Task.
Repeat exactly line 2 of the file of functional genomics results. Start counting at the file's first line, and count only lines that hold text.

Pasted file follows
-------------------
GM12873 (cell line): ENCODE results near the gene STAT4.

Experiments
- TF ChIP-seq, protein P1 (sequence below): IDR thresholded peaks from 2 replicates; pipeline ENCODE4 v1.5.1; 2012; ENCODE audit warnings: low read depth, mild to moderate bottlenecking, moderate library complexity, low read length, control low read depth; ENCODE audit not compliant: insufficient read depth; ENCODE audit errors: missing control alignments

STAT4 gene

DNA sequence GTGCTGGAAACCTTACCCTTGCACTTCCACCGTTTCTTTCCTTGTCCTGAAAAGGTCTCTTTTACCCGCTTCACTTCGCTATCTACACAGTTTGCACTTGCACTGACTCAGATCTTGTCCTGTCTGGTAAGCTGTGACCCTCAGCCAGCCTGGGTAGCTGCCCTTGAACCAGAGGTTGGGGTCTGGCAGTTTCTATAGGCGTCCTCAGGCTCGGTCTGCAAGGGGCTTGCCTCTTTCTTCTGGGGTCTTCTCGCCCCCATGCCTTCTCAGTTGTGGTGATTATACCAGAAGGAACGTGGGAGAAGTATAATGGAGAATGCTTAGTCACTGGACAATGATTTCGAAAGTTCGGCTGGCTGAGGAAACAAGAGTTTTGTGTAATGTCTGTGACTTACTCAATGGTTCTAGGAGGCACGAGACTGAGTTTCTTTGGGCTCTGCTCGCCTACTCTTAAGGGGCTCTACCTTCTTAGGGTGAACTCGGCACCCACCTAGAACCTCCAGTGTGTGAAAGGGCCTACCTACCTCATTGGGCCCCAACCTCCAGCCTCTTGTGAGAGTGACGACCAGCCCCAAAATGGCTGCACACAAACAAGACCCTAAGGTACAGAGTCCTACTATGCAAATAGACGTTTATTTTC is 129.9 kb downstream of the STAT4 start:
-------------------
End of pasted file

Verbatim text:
Experiments